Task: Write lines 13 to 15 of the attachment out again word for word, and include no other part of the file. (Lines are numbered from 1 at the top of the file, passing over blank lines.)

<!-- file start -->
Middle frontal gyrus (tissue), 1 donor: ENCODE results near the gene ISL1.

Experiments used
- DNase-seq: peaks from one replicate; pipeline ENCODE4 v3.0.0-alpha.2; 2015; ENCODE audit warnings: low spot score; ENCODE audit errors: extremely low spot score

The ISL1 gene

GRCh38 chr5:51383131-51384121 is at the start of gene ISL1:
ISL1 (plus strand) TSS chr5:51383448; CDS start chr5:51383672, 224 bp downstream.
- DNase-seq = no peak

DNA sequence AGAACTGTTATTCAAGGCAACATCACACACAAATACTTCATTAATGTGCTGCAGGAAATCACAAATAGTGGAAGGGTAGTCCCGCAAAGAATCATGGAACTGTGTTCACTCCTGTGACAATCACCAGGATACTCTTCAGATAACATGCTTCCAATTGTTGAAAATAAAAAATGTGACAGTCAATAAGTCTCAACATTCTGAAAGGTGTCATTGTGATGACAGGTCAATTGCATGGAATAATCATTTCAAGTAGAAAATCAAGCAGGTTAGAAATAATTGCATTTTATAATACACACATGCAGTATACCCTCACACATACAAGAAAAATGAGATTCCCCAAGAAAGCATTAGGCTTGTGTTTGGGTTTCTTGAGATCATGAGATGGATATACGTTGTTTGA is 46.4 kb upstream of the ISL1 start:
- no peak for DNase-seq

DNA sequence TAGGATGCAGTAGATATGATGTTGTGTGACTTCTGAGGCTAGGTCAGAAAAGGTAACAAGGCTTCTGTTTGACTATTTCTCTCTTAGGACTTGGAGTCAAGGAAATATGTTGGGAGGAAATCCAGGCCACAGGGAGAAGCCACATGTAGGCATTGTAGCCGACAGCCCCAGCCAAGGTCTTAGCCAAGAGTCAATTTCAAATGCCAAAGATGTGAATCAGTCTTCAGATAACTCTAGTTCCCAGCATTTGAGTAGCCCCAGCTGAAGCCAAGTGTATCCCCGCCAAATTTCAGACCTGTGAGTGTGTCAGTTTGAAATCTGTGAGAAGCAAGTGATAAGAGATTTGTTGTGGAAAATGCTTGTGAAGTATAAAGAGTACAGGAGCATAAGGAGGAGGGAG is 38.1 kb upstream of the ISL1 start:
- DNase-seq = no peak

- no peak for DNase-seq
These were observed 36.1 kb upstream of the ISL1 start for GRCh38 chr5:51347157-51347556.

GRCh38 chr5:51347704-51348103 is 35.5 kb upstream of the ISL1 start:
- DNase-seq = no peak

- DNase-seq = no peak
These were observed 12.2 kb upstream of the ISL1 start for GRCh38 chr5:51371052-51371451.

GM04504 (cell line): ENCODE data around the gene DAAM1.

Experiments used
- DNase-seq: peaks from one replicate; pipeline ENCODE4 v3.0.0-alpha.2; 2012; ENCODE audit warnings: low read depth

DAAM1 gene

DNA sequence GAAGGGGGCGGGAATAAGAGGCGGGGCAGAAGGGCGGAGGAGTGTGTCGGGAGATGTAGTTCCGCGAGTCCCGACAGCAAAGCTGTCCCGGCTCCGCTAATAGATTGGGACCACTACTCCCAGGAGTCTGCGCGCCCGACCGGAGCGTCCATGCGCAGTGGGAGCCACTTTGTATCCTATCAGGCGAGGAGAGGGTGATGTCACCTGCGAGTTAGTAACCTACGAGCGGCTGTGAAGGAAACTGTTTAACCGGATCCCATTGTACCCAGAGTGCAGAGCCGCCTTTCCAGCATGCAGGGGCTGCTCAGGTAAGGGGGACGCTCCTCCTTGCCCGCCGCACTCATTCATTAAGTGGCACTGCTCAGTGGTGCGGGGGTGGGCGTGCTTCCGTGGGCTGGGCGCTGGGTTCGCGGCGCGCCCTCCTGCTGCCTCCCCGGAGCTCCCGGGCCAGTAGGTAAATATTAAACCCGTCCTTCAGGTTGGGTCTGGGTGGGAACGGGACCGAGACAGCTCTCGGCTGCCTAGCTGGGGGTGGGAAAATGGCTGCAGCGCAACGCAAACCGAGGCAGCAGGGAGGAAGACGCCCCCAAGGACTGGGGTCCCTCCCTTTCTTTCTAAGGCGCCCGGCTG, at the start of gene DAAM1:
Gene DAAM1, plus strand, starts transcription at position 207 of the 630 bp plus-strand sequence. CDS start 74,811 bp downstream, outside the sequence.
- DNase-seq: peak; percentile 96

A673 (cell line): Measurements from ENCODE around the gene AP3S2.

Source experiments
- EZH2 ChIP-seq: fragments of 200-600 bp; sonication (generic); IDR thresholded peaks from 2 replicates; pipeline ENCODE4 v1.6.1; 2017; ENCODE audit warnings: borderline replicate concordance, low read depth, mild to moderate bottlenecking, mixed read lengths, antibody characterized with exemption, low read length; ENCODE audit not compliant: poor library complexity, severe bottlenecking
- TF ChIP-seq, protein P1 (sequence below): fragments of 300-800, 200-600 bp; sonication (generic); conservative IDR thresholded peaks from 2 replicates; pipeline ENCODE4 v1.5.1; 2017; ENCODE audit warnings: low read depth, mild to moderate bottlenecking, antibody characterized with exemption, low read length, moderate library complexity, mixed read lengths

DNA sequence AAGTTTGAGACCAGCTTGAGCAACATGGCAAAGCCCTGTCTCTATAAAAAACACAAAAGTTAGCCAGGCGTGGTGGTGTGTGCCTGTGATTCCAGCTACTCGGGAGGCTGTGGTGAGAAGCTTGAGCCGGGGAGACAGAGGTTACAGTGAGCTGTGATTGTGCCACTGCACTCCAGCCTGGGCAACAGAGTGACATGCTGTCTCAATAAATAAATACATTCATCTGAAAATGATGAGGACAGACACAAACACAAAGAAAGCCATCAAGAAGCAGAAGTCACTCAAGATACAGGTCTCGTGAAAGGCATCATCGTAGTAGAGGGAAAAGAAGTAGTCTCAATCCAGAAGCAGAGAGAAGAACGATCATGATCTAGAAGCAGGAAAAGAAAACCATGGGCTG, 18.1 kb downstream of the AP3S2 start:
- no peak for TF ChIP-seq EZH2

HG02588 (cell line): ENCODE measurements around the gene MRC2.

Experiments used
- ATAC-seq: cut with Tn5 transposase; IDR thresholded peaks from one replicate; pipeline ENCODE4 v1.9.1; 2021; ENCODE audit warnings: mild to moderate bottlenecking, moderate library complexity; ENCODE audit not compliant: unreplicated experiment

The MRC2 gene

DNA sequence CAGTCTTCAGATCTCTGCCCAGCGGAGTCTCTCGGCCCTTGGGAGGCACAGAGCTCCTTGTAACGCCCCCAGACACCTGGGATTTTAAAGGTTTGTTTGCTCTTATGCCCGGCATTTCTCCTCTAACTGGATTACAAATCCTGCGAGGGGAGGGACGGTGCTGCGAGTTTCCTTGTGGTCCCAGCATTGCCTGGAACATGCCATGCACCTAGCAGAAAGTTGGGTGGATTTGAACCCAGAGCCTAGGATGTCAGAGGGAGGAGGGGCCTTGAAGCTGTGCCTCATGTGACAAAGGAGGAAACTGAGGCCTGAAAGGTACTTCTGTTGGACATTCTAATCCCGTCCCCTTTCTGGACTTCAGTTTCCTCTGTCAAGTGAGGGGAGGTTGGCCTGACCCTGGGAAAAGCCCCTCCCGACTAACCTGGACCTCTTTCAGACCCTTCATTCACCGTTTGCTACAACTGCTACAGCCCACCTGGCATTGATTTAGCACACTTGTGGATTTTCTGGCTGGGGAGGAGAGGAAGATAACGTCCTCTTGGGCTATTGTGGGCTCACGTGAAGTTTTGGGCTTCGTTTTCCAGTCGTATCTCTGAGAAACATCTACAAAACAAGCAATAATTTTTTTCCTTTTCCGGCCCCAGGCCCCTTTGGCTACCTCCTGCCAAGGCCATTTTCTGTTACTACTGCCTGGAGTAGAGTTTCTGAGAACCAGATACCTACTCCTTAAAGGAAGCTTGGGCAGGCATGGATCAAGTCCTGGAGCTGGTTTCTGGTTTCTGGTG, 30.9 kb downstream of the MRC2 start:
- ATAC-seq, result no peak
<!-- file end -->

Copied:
These were observed 36.1 kb upstream of the ISL1 start for GRCh38 chr5:51347157-51347556.

GRCh38 chr5:51347704-51348103 is 35.5 kb upstream of the ISL1 start:
- DNase-seq = no peak